Physical activity is recommended to reduce the risk of stroke Class I, Level B evidence. Adults should engage in 2 hours and 30 minutes of moderate intensity activity each week or one hour and 15 minutes of vigorous intensity aerobic activity each week Class I, Evidence B evidence.

In patients with asymptomatic carotid artery stenosis, screening for other treatable causes of stroke and aggressive control of all risk factors is recommended Class I, Level C evidence.

Aspirin therapy is recommended in the absence of contraindications Class I, Level A evidence. Selection of asymptomatic patients for carotid revascularization should be guided by an assessment of multiple different factors and discussion of risk and benefits of the procedure Class I, Level C evidence.


Prophylactic carotid endarterectomy is reasonable in selected patients with high-grade asymptomatic carotid stenosis if the risk of perioperative complications is low Class IIa, Level A evidence. Carotid artery angioplasty and stenting may be considered in asymptomatic patients, but its effectiveness compared with medical therapy has not been well established Class IIb, Level B evidence.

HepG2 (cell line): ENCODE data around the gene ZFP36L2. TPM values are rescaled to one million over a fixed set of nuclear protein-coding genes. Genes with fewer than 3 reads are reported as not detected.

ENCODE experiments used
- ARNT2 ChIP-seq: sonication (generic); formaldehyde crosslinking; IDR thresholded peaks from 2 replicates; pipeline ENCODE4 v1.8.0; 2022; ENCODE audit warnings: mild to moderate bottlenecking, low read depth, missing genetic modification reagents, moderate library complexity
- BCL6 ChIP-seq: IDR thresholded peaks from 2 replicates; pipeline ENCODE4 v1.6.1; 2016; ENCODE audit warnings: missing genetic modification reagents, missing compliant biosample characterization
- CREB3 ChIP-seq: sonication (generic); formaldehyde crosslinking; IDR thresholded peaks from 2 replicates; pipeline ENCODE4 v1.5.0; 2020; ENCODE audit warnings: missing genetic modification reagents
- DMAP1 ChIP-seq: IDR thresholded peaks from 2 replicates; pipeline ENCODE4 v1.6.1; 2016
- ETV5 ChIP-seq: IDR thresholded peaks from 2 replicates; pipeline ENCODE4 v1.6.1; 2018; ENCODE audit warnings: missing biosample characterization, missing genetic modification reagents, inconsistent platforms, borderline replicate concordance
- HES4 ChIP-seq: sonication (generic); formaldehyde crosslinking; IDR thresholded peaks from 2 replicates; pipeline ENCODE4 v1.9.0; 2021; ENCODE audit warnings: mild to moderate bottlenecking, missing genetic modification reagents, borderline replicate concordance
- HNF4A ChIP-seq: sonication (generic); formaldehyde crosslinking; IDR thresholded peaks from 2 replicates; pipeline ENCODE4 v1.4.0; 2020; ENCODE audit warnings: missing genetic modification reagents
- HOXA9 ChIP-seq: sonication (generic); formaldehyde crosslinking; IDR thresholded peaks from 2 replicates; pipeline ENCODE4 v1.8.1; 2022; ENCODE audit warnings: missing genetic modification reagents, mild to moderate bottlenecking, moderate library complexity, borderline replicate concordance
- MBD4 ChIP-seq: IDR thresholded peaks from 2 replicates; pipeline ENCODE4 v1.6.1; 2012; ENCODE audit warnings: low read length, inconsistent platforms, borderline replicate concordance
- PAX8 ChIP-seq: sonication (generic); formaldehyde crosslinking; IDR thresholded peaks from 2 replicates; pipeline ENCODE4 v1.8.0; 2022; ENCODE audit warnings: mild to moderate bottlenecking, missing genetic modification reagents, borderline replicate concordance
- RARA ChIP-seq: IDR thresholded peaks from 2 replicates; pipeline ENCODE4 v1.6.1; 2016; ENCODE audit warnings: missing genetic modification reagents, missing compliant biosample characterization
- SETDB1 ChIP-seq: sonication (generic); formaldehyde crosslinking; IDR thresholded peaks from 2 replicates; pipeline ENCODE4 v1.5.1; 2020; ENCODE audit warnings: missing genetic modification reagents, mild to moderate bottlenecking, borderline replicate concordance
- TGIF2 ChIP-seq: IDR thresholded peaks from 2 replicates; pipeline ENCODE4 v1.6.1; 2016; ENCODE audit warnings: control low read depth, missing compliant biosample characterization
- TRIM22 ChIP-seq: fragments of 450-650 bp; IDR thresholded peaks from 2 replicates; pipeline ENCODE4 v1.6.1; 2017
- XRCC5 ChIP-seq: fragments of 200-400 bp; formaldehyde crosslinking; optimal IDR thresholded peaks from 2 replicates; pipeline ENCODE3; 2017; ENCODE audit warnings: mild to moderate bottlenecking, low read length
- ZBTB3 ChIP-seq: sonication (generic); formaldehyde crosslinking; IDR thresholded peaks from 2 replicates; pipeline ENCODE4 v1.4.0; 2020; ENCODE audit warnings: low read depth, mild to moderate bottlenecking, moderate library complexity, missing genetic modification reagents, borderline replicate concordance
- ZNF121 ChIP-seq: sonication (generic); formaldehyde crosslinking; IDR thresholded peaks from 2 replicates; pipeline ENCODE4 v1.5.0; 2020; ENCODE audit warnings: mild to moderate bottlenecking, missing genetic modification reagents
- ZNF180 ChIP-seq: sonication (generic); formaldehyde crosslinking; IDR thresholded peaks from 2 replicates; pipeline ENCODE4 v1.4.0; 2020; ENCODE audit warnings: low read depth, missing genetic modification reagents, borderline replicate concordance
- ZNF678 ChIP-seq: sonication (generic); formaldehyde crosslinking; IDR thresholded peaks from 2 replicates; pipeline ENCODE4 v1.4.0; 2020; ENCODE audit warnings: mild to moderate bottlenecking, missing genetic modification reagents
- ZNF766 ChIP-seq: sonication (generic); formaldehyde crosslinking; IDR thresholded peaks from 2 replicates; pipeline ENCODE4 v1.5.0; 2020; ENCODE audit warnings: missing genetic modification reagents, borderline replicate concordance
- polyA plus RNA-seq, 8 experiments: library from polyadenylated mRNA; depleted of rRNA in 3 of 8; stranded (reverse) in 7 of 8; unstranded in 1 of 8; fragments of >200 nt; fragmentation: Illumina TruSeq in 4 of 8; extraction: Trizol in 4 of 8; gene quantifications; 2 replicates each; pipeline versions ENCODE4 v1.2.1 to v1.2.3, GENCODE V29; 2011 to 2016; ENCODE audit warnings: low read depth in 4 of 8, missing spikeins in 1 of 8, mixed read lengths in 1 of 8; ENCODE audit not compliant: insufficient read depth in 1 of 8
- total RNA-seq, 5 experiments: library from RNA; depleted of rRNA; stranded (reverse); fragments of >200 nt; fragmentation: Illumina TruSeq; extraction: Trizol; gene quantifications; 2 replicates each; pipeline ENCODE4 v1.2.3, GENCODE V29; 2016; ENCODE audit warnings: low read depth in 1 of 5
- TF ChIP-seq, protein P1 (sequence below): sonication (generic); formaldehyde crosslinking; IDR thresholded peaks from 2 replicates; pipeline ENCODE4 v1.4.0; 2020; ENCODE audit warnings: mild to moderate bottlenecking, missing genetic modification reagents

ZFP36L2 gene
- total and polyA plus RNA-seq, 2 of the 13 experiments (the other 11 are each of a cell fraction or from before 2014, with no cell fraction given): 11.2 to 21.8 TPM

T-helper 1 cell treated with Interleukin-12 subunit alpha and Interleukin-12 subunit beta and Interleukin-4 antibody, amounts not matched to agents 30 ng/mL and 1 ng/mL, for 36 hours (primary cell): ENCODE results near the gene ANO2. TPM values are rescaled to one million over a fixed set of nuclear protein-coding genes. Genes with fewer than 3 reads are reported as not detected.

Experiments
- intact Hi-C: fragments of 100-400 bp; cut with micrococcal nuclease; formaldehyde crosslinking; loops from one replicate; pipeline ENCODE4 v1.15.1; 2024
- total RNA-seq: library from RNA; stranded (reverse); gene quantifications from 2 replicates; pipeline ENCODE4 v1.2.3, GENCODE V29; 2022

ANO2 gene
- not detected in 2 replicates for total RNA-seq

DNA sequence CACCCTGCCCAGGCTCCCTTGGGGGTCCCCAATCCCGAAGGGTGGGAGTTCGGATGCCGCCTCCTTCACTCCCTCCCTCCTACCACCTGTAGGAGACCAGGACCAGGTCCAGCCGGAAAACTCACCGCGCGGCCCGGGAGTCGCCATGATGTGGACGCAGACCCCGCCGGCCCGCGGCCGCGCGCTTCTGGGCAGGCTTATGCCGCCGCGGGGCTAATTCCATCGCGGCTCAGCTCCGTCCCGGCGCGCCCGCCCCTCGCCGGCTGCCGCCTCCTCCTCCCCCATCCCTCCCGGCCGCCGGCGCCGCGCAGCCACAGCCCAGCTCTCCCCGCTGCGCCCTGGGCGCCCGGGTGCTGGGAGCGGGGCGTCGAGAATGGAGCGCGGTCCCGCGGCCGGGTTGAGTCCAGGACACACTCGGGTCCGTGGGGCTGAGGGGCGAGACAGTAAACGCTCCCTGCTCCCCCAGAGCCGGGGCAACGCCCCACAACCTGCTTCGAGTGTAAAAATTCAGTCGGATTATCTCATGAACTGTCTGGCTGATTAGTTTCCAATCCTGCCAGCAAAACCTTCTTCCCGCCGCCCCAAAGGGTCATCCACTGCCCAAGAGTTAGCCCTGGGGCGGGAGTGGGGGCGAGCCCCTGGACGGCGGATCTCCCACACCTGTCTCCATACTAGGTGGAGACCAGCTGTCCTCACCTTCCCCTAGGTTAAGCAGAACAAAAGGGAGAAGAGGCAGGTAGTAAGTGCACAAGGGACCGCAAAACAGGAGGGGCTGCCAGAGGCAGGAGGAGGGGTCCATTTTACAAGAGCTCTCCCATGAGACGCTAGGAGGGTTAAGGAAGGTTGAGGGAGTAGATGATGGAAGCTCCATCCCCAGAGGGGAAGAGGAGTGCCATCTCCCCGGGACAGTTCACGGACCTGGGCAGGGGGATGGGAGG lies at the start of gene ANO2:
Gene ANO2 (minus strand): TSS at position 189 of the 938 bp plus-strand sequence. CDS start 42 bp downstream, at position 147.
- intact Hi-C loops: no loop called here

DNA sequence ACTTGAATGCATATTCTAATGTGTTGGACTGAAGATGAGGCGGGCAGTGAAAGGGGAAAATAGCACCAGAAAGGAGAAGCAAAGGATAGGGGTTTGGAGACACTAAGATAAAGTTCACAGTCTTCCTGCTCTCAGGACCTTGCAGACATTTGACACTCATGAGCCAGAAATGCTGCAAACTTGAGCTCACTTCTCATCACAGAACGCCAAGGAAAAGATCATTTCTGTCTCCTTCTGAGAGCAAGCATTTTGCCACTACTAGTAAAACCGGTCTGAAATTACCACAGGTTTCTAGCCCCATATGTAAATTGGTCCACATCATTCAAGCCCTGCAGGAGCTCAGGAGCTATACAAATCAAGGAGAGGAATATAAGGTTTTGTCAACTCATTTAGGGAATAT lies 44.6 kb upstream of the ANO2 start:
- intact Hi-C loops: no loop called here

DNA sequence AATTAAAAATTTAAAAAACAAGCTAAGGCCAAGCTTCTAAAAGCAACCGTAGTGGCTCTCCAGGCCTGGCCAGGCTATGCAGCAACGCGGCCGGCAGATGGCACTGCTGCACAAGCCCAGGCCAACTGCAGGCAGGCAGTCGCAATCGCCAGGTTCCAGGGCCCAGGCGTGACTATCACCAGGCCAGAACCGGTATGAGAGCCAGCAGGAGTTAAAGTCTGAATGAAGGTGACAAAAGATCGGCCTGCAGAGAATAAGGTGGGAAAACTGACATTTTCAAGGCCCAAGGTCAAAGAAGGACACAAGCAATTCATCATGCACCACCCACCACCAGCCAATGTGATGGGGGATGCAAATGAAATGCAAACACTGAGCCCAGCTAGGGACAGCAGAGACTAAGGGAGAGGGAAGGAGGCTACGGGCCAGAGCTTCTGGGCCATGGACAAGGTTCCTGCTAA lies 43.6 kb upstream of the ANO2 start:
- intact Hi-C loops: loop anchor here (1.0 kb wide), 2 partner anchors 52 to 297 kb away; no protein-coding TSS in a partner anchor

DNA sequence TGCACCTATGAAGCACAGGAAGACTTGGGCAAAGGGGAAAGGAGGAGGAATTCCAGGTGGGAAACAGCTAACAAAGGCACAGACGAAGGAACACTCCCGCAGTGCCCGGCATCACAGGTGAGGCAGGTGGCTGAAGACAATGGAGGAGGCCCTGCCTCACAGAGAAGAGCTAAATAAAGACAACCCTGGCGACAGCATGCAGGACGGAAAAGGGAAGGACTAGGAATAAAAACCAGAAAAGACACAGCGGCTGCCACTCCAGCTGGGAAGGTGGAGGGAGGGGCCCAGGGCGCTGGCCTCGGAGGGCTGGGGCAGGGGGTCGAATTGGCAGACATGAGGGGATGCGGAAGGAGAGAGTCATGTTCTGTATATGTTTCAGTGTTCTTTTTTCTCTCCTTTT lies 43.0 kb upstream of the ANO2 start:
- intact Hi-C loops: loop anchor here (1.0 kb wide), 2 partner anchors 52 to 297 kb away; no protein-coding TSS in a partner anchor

For both symptomatic and asymptomatic patients with high-grade carotid stenosis who are at high risk of complications with revascularization, the effectiveness of revascularization over medical management is also not established Class IIb, Level B evidence.

Secondary Prevention Following a stroke, lifestyle changes should be made, with particular attention to reducing risk factors for stroke as outlined earlier. In patients with atrial fibrillation, warfarin therapy is recommended for preventing recurrent stroke in the absence of contraindications.

In patients with a history of noncardioembolic ischemic stroke, antiplatelet therapy is recommended. Aspirin, clopidogrel, and dipyridamole in combination with low-dose aspirin have all been shown to be beneficial in reducing the risk of recurrent stroke in multiple clinical trials.